NFC South: ESPN's Stats & Information

Important programming note for Sunday

December, 4, 2010
TAMPA, Fla. -- As we previously mentioned, Sunday’s game between the Atlanta Falcons and Tampa Bay Buccaneers barely will get any television play across most of the country.

So, if you want to follow the best game in the 4:15 p.m. ET time slot, I’ve got a suggestion. Scouts Inc.’s Matt Williamson, the folks from ESPN’s Stats & Information and I will be featuring the game on "Countdown Live." For those who haven’t participated in that before, I strongly recommend.

It’s essentially a live chat where readers can interact with other readers and the ESPN folks. Matt and I will offer our analysis and the stats people will provide lots of stats. This will go on throughout the entire game and it’s a feature that I’ve had a lot of fun with this season when games I’ve covered have been selected for "Countdown Live."

I hope you can join us. We’ll post an item on the NFC South Blog an hour or two before kickoff that will give you all the links you need to get in there. At least in NFC South Blogland, we’re going to give this game the attention it deserves. I’ll be live from Raymond James Stadium.

Superlatives on the Atlanta Falcons

November, 28, 2010
ATLANTA -- Let's turn to ESPN Stats & Information and the Falcons' media relations department for notes on Atlanta's 20-17 victory against Green Bay.
  • Atlanta quarterback Matt Ryan had success throwing out of personnel packages with at least three wide receivers, completing 14 of 17 passes for 109 yards, a touchdown and a 113.0 passer rating.
  • Ryan was outstanding when the Packers put five or more defensive backs on the field. Green Bay actually came into the game in great shape in that category. The Packers had allowed passers a 58.5 completion percentage and a 69.0 passer rating in the first 11 weeks. Ryan completed 83.3 percent of his passes for a 112.7 passer rating.
  • Ryan did much of his damage in the short passing game. On throws shorter than 15 yards, he completed 91.3 percent of his passes for seven yards per attempt and a 114.7 passer rating. In the first 11 weeks, Ryan had a 66.0 completion percentage, averaged 5.5 yards per attempts and an 89.7 passer rating.
  • Atlanta running back Michael Turner wasn't slowed a bit when he faced eight or more defenders in the box. In those situations, Turner averaged 5.8 yards per carry, ran for four first downs and one touchdown. Against seven or fewer defenders in the box, Turner averaged 3.8 yards per carry and had one first down and zero touchdowns.
  • Atlanta's Matt Bryant had his 12th career winning field goal and his third for the Falcons this season.
  • The Falcons now have played a franchise-record four straight games without a turnover.
  • Receiver Roddy White became the 12th receiver in NFL history to have four consecutive seasons with at least 80 catches and 1,000 yards. White is on pace for 122 catches 1,550 yards and 10 touchdowns.
  • Ryan has now thrown a touchdown in 10 straight games. In his career, the Falcons are 26-7 when Ryan passes for a touchdown.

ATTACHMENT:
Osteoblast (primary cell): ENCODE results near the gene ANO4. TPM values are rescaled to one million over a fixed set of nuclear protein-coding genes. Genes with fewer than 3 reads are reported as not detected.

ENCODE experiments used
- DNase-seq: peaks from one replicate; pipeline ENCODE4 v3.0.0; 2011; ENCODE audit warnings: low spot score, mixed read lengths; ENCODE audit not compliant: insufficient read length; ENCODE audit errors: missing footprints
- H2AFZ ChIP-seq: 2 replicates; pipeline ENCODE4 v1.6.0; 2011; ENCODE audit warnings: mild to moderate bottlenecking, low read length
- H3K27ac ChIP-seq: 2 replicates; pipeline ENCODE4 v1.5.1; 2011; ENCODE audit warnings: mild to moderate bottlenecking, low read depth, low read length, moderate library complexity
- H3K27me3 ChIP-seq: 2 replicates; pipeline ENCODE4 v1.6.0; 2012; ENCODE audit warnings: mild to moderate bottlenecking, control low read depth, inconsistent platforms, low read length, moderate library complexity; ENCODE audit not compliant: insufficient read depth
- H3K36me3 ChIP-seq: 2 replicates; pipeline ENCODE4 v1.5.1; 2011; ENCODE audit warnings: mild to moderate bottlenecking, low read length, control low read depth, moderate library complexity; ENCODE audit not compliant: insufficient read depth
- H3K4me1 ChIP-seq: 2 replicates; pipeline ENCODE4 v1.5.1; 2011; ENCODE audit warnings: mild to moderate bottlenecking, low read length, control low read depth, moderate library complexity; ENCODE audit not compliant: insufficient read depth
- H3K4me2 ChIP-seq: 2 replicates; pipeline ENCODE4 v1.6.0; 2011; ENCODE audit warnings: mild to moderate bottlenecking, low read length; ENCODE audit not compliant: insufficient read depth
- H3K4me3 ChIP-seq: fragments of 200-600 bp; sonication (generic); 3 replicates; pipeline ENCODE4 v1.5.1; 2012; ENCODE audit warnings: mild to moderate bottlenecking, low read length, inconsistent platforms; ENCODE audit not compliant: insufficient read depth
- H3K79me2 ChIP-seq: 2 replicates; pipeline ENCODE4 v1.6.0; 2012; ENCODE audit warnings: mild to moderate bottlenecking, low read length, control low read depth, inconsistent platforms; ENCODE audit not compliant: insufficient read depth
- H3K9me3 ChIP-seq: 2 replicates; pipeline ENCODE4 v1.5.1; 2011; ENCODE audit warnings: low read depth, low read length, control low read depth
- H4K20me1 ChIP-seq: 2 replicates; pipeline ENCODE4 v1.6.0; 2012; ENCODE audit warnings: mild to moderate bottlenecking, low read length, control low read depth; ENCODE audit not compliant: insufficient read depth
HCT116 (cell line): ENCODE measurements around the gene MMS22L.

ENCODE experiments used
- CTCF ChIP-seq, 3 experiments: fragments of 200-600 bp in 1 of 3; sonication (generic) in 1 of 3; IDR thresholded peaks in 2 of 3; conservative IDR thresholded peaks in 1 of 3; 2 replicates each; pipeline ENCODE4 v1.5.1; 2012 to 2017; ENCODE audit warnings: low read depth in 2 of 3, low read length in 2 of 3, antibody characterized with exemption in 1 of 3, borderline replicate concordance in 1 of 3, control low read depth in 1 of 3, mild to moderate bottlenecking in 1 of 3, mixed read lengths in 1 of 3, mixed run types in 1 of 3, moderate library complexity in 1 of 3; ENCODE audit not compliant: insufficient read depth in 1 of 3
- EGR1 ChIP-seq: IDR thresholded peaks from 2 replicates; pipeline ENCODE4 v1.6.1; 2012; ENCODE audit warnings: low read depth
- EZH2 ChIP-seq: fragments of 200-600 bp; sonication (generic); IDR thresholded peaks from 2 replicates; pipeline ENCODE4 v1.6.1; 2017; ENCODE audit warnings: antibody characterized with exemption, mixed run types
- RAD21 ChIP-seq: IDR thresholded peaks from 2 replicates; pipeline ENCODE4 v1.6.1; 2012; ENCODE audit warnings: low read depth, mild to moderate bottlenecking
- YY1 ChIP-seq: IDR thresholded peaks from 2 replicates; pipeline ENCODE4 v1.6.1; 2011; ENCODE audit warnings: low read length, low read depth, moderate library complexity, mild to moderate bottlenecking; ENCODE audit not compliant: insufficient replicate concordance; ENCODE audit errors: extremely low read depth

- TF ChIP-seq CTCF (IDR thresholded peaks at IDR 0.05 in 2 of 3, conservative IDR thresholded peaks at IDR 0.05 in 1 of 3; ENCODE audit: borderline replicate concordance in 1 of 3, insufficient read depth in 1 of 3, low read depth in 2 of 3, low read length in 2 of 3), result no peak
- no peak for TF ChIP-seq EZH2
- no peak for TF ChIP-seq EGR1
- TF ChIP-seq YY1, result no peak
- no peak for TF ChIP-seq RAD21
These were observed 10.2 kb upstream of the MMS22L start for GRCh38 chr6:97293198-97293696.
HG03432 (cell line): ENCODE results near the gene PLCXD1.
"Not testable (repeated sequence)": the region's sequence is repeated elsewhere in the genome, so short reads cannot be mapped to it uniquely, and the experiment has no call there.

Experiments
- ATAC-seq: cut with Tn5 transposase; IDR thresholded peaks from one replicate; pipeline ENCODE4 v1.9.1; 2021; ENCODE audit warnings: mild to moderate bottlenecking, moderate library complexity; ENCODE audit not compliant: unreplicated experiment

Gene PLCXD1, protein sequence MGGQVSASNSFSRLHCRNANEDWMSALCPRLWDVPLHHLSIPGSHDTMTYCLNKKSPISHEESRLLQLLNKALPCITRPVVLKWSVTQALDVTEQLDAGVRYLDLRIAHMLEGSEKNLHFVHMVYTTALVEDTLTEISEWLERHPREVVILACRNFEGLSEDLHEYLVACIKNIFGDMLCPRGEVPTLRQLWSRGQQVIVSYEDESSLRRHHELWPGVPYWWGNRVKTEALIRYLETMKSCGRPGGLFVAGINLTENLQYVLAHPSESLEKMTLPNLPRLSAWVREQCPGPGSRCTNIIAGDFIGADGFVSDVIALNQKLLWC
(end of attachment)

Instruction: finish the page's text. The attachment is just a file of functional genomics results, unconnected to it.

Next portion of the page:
Saints still bringing blitz from DBs

November, 17, 2010
Even though the Saints have endured a bunch of injuries among their defensive backs, it hasn’t stopped coordinator Gregg Williams from being aggressive with his secondary.

According to ESPN’s Stats & Information, the Saints have blitzed a defensive back on 59 plays in which opponents have attempted a pass. Opponents have completed only 25 of those passes (42.4 percent) and have a combined 46.6 passer rating. The only defense in the league with a better opposing passer rating when blitzing defensive backs is Philadelphia (44.4).

When blitzing defensive backs, the Saints have not allowed a touchdown while producing two interceptions and seven sacks.

For comparison, let’s look at the rest of the NFC South defenses when blitzing defensive backs. The Falcons rank No. 9 in the league with a 67.9 opposing passer rating, but they’ve allowed three touchdowns in those situations. They’ve also produced four interceptions and three sacks.

The Buccaneers rank No. 17 with an 83.5 passer rating on 42 plays where they’ve rushed a defensive back. They’ve given up two touchdowns while producing two interceptions and one sack.

The Panthers are No. 19 with an 87.5 opposing passer rating on 45 such plays. They’ve allowed two touchdown passes and have produced one interception and seven sacks.

Numbers on the Saints

September, 21, 2010
With some help from the fine folks at ESPN Stats & Information, let’s take a look back at some numbers out of the Saints’ 25-22 victory against San Francisco on Monday night.
  • Drew Brees' numbers haven’t been quite as gaudy as we’ve seen the past two years in the first two games. But that’s largely because he’s gone against Minnesota and San Francisco defenses that are pretty good, and he had to deal with a strong wind in San Francisco.
  • One trend that has emerged is how good Brees has been out of the shotgun formation. Against Minnesota, he completed 75 percent of his passes out of the formation while averaging 6.1 yards an attempt with one touchdown, no interceptions and a 101.9 passer rating.
  • Against the 49ers, Brees completed 76.5 percent of his passes and averaged 8.2 yards per attempt. He also had two touchdowns and no interceptions while compiling a 139.3 passer rating.
  • Brees finished the San Francisco game with a 108.9 passer rating. That’s his sixth consecutive game with a rating over 100 and the 29th game he’s done that since 2007. That makes him the leader in the league (one game more than Philip Rivers) in games with passer ratings over 100 since 2007.